Studies on feminization, sex determination, and differentiation of the Southern catfish, Silurus meridionalis - a review.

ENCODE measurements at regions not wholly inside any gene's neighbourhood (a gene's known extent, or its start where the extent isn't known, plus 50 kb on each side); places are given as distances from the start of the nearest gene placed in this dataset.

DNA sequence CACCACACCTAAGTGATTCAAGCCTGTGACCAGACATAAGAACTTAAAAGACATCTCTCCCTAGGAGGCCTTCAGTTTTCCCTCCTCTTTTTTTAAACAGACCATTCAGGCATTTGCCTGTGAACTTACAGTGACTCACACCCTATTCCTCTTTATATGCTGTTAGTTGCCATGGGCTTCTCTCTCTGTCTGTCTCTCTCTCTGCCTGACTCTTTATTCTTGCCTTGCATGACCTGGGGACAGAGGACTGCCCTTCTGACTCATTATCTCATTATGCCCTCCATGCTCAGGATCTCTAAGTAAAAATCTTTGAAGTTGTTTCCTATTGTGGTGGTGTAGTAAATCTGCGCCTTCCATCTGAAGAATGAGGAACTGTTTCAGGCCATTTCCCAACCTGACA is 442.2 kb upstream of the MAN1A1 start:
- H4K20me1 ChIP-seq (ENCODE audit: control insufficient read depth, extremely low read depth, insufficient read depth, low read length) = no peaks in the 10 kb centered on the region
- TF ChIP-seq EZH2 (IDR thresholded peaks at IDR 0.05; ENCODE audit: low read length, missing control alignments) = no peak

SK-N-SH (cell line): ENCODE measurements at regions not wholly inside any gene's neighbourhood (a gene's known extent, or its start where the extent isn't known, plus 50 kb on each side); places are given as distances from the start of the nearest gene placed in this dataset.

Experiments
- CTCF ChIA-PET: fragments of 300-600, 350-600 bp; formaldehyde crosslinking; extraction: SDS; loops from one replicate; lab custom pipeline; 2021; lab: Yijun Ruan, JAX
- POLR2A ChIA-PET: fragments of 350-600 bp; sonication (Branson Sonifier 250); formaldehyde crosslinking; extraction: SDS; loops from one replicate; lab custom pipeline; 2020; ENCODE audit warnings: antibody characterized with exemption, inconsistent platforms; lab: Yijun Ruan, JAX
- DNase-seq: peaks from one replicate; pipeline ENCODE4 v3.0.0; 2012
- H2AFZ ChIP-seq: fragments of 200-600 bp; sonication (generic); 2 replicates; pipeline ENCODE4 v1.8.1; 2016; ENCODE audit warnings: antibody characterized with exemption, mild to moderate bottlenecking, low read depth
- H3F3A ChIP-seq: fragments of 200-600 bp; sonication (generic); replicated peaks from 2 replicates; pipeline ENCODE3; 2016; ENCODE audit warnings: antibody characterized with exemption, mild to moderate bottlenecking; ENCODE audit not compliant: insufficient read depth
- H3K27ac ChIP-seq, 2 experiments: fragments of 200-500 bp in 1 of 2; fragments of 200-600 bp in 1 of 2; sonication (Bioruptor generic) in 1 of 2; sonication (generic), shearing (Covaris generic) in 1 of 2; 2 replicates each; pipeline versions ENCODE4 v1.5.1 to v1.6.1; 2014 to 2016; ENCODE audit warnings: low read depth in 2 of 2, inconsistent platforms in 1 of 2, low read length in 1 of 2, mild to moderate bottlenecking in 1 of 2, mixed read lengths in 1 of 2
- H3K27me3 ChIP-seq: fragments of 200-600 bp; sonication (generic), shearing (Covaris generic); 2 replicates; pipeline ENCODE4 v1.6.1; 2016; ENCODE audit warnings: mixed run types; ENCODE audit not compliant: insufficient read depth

The sex ratio of the feral Southern catfish was reported to be about 1:1, while the fish obtained by artificial fertilization were always female. Hence, we examined the possible influence of the micro-environment during artificial insemination (pH of the ovarian fluid and concentration of the semen) and early development (feed, hatching temperature, and water) on the sex ratio of Southern catfish fry. In order to examine the possibility of the occurrence of gynogenesis during artificial propagation, cytological observations on the insemination processes and the artificial induction of gynogenesis were also performed. However, no male fish were obtained even in these experiments, excluding the possibilities of these micro-environmental changes on catfish sex ratio and the occurrence of gynogenesis during artificial propagation. Female-to-male sex reversal was achieved by treatment with fadrozole (an aromatase inhibitor) and tamoxifen (an estrogen receptor antagonist). Histological analyses on the gonadal development of both female and induced male fish were subsequently performed. Moreover, several genes involved in sex differentiation, such as dmrt1, foxl2, and cyp19, and three subunits of gonadotropin (gth), i.e., gthα, lhβ, and fshβ, were isolated. Their expression patterns were studied under normal gonadal development and sex reversal conditions. The results revealed that dmrt1, foxl2, and cyp19a were closely related to catfish sex differentiation, and the gth subunits were possibly related to ovarian differentiation and oocyte development. Taken together, we hypothesized that estrogen was highly responsible for the ovarian differentiation and feminization of catfish fry under artificial propagation, although the mechanism involved remains elusive.